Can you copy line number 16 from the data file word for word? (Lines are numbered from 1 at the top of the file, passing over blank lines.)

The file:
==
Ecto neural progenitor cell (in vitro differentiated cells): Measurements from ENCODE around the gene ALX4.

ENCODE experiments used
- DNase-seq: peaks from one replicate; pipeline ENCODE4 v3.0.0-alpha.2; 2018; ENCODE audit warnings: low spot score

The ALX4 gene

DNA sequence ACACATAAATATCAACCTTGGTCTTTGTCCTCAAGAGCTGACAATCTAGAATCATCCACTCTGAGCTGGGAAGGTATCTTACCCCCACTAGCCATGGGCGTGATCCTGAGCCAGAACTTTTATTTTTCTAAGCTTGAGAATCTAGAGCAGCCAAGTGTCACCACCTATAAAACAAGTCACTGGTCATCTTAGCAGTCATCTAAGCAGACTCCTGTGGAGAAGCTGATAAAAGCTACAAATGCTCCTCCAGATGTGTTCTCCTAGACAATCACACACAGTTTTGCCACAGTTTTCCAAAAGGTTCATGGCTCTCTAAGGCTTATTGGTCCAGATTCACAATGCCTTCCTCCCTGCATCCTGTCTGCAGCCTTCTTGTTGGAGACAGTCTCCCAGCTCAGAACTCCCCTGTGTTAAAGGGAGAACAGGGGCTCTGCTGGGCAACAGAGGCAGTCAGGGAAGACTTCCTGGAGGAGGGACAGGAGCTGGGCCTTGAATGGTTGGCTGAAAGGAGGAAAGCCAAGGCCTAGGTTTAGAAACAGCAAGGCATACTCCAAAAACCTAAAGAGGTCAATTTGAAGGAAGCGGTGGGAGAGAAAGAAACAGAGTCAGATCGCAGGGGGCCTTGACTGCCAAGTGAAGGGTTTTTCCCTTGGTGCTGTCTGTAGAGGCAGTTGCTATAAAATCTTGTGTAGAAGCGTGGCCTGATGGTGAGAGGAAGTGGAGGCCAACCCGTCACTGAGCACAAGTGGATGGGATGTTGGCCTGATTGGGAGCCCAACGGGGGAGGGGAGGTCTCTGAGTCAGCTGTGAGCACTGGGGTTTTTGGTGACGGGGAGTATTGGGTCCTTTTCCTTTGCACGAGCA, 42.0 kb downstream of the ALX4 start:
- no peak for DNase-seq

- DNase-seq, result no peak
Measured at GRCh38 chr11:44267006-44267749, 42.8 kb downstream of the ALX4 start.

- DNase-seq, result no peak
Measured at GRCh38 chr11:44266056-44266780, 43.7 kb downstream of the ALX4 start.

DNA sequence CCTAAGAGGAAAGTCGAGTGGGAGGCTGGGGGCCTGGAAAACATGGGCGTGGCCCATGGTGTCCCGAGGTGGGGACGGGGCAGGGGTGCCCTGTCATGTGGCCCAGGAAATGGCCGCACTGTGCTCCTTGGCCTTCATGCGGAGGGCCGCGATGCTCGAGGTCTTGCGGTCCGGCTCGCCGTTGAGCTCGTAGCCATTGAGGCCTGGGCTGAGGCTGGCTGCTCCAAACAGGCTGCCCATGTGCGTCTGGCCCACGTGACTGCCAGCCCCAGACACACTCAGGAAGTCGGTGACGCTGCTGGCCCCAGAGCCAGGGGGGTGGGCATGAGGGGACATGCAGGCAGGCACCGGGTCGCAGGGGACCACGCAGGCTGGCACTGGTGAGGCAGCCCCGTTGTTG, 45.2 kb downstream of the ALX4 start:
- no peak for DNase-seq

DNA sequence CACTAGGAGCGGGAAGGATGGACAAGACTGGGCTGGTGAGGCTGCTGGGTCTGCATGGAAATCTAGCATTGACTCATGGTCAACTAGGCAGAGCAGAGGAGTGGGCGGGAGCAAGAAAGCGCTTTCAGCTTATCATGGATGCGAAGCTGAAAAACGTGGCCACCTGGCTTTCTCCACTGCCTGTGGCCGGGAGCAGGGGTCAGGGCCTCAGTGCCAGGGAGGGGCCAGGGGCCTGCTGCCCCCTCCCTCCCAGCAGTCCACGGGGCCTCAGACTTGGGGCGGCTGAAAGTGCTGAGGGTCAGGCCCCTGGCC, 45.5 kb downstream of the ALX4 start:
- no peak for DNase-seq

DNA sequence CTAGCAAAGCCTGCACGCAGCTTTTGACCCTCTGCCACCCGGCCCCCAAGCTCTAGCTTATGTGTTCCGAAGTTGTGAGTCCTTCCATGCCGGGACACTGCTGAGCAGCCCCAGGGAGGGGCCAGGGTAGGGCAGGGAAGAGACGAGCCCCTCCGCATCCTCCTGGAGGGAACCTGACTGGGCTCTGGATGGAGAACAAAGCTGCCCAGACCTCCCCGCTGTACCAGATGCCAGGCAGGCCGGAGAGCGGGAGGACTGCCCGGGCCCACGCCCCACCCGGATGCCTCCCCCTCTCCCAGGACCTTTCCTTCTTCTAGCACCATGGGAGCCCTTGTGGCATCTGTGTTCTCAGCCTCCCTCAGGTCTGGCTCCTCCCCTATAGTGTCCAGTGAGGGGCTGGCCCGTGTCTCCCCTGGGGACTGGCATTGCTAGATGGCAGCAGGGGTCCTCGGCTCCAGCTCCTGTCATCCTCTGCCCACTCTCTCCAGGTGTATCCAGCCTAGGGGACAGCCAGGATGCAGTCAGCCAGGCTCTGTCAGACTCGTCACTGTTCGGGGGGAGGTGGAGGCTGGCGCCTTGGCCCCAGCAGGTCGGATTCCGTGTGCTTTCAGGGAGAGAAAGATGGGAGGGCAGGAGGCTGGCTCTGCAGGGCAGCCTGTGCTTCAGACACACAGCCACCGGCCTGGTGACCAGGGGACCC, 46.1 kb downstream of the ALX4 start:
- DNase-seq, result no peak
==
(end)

- DNase-seq, result no peak